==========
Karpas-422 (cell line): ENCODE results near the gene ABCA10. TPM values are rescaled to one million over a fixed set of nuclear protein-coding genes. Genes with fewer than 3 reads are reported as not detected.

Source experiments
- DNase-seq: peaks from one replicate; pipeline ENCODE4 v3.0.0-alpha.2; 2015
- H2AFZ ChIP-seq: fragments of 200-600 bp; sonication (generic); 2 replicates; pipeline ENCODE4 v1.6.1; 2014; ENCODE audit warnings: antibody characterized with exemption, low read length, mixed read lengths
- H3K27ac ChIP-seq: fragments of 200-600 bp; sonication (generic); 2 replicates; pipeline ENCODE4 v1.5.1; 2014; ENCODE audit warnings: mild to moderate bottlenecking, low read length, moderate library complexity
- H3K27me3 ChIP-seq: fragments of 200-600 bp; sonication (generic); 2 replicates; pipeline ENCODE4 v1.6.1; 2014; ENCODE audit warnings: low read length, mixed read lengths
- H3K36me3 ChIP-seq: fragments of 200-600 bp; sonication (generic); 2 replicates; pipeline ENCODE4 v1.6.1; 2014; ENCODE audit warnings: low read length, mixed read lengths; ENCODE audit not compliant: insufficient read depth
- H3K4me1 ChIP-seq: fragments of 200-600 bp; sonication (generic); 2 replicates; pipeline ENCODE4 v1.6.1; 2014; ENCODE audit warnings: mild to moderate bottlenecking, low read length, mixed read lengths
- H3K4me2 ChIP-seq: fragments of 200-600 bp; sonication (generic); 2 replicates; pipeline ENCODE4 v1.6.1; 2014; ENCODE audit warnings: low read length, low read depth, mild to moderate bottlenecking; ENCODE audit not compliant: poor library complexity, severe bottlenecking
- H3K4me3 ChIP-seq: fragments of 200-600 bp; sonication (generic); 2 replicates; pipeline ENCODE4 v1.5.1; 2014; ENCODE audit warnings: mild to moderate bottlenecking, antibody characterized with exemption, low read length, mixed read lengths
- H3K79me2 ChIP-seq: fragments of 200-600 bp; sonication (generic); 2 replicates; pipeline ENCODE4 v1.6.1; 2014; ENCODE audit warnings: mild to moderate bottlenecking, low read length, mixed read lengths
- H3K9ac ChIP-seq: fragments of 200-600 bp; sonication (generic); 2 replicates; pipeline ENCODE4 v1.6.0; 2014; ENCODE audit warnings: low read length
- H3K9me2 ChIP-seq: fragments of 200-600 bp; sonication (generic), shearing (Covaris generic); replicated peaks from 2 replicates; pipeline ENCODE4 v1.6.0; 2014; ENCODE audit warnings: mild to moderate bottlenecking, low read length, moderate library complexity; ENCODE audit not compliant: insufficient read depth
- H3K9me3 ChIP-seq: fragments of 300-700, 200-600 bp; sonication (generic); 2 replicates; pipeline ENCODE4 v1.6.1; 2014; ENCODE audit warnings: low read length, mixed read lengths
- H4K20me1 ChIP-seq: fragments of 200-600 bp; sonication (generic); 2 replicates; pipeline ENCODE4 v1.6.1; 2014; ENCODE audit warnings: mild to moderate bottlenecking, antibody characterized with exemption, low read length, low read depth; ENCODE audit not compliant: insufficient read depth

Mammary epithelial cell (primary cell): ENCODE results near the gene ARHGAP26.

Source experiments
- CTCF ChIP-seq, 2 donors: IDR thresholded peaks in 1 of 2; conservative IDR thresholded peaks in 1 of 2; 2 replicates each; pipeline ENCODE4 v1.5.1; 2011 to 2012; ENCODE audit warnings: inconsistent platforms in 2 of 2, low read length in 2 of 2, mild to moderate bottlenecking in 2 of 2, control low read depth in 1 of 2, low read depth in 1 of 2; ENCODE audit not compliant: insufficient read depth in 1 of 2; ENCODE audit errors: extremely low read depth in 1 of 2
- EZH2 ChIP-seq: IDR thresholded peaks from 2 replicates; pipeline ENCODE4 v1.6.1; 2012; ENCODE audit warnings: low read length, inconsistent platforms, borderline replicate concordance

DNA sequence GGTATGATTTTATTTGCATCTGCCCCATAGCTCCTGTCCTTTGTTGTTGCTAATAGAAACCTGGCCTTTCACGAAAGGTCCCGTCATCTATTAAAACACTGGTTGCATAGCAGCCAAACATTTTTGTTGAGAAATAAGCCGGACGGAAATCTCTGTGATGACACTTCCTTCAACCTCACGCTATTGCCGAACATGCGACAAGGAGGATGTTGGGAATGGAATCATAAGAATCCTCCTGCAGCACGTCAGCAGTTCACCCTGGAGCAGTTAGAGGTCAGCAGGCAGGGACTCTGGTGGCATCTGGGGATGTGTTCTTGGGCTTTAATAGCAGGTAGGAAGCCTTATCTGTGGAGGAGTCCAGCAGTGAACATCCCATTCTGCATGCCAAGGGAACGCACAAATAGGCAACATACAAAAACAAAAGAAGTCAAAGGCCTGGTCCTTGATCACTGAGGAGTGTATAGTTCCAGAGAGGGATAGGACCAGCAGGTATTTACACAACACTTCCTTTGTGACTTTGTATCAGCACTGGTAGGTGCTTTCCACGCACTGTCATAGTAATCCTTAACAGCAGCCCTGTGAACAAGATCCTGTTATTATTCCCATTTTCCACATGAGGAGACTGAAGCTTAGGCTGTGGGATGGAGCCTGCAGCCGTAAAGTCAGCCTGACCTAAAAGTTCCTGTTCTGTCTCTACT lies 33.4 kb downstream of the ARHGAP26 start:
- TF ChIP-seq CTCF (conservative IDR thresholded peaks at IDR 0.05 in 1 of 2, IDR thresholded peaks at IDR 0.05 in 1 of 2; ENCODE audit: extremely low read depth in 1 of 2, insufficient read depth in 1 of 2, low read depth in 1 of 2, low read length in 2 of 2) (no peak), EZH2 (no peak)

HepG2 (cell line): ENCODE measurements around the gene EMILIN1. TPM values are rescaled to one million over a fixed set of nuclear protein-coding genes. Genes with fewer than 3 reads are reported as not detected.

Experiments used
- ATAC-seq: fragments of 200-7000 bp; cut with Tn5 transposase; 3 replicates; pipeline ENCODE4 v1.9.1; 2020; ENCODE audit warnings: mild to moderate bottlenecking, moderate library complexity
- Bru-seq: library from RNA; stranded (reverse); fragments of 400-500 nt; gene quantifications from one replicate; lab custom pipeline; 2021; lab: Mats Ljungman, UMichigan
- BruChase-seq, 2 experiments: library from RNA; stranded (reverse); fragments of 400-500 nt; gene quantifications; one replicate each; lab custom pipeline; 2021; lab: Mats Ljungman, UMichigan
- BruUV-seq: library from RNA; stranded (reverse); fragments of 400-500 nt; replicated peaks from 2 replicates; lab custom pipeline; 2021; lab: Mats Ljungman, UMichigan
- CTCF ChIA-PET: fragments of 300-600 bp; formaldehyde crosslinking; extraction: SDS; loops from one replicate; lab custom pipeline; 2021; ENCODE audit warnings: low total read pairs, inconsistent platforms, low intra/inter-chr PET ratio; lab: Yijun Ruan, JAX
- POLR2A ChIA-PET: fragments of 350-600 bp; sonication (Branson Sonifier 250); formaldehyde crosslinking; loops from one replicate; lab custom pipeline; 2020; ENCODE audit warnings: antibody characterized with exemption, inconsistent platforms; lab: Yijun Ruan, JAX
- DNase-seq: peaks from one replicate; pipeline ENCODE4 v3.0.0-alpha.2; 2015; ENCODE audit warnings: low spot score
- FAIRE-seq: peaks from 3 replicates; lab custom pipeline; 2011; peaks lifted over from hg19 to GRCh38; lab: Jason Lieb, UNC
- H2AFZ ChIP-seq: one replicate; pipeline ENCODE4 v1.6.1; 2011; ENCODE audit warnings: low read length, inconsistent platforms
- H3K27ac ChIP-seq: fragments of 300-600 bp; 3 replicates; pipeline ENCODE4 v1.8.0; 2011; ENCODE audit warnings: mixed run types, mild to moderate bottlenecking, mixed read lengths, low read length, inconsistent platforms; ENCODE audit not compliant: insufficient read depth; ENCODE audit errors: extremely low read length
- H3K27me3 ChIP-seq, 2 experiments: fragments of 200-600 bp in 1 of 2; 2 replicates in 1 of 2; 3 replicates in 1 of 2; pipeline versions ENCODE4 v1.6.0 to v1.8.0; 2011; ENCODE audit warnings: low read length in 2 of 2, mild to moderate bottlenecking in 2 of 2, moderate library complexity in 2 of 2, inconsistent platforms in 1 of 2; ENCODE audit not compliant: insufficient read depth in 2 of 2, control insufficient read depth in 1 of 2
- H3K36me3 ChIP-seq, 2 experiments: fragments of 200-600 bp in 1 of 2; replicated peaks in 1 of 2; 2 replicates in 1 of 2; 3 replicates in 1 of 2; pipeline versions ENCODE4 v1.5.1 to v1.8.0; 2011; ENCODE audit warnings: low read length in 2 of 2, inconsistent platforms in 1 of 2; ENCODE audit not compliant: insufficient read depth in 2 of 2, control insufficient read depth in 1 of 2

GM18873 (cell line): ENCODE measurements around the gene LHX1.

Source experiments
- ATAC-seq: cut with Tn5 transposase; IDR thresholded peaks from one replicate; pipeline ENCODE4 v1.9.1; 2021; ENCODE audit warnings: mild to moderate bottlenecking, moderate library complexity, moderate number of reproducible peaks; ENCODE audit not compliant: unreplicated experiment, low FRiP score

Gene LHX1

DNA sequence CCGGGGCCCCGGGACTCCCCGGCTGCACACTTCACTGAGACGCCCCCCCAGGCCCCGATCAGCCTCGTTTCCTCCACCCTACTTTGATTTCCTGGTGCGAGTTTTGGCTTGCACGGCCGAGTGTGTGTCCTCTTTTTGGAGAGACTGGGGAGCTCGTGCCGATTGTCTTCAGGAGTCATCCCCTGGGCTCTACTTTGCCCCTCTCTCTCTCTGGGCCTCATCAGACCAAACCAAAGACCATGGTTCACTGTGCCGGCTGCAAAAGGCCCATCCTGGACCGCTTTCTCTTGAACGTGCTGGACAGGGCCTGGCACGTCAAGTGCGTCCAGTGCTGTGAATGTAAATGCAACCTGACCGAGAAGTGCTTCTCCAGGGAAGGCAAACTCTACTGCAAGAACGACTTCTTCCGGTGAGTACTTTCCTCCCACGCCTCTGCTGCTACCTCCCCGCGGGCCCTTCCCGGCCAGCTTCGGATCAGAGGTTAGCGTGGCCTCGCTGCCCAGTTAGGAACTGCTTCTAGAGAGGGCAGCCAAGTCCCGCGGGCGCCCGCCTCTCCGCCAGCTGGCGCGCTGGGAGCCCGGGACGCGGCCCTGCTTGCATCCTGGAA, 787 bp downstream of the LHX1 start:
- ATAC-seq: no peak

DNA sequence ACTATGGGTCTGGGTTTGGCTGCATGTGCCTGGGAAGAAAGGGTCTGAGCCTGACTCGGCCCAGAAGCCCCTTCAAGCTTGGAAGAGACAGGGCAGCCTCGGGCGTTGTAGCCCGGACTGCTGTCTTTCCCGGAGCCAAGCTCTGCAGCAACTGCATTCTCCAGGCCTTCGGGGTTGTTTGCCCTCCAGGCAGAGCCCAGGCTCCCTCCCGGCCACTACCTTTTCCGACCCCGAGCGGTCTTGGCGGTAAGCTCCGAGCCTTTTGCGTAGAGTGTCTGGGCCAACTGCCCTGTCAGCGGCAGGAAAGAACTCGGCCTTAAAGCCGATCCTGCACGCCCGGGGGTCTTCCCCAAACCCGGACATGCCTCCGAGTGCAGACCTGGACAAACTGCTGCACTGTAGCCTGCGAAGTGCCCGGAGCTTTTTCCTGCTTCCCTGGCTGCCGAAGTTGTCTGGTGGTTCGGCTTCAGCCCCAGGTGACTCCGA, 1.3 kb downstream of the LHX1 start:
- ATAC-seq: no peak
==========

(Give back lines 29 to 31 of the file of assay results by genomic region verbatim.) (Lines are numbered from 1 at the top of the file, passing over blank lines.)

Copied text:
- POLR2A ChIA-PET: fragments of 350-600 bp; sonication (Branson Sonifier 250); formaldehyde crosslinking; loops from one replicate; lab custom pipeline; 2020; ENCODE audit warnings: antibody characterized with exemption, inconsistent platforms; lab: Yijun Ruan, JAX
- DNase-seq: peaks from one replicate; pipeline ENCODE4 v3.0.0-alpha.2; 2015; ENCODE audit warnings: low spot score
- FAIRE-seq: peaks from 3 replicates; lab custom pipeline; 2011; peaks lifted over from hg19 to GRCh38; lab: Jason Lieb, UNC